Plays like this concern me about Locker. It's not that it's unfixable, but it's also just unecessarily complicating what should be a fairly routine play. The Titans run play action out of 12 personnel (for a refresher, this describes the players on the field. First number is the number of RBs. Second number is the number of TEs.).
Like most play action passes, he's got a 7 step drop, with a hitch step at the top. In general, the idea behind a hitch is to gather your balance, which is why it's also often referred to as a gathering step. If pressure in the pocket dictates it, a QB will sometimes carry the momentum forward into the pocket to buy time.
What you see above is a real problem. The play is executed well - from the blocking, to the action you get from the linebackers, and the fact that Cook (and maybe Wright) get open on the play. The problem is one you saw often from Locker when he struggled (or even sometimes where he succeeded). He wants to see the play open before he cuts the ball loose. He doesn't alway trust his reads, and sometimes want to sight verify that the receiver is actually open. And, that's what happens here.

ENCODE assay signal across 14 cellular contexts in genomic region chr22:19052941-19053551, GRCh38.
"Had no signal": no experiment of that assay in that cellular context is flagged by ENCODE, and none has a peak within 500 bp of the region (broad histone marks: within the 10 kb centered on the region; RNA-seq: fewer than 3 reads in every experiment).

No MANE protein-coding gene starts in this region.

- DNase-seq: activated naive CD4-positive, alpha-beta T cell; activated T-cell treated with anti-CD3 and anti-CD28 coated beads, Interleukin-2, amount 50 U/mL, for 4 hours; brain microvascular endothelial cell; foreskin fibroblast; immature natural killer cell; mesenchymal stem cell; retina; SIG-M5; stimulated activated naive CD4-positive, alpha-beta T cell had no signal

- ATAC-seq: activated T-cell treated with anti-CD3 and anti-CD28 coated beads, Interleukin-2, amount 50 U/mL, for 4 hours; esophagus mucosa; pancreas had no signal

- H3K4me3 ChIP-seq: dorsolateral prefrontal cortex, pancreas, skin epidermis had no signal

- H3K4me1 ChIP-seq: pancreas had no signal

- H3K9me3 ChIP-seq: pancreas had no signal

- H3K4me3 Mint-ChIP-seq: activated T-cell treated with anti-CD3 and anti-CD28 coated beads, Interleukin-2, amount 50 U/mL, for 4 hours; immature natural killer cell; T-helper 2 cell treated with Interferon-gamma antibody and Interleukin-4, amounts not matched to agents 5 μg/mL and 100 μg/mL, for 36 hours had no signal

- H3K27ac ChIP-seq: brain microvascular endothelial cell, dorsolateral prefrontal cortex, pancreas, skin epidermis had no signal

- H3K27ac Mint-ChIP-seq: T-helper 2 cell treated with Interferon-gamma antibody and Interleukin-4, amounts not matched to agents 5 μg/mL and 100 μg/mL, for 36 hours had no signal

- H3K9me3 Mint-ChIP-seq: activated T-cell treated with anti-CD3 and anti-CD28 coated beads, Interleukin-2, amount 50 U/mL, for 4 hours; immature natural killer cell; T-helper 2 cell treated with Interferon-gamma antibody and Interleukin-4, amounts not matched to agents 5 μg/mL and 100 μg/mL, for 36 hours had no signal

When Locker gets to the top of the drop, Cook is open, and he'll stay open through the first hitch, though as Locker continues to hitch, that window begins to close. The very top still shows when Locker reaches the top of his drop. I initially thought the play was a throw to Wright, which is why those players are highlighted. But, it may have also been an overthrow to Cook. Either way, the read should have taken him to Cook as you can see from the open area around him in the still. Perhaps more frustrating is that Locker appeared to see this from the beginning, yet continued to hitch in order to get comfortable with the read, eventually "hitching himself" into trouble.
From a quarterback, you want efficiency in all aspects. This applies all the way down to footwork as well. There is no sense in taking extra footsteps unless it's absolutely necessary. Balance is so critical for the QB position, and unnecessary movement puts this at risk. And, as you can see above, the extra steps actually led to a forced, off balance throw.
For me, the biggest issue I saw in Locker's game was extending plays in the pocket, moving well in the pocket, and progressing through reads while he did these things. These things are not insurmountable, but they will need to be improved if Locker is to take the next step at the NFL level.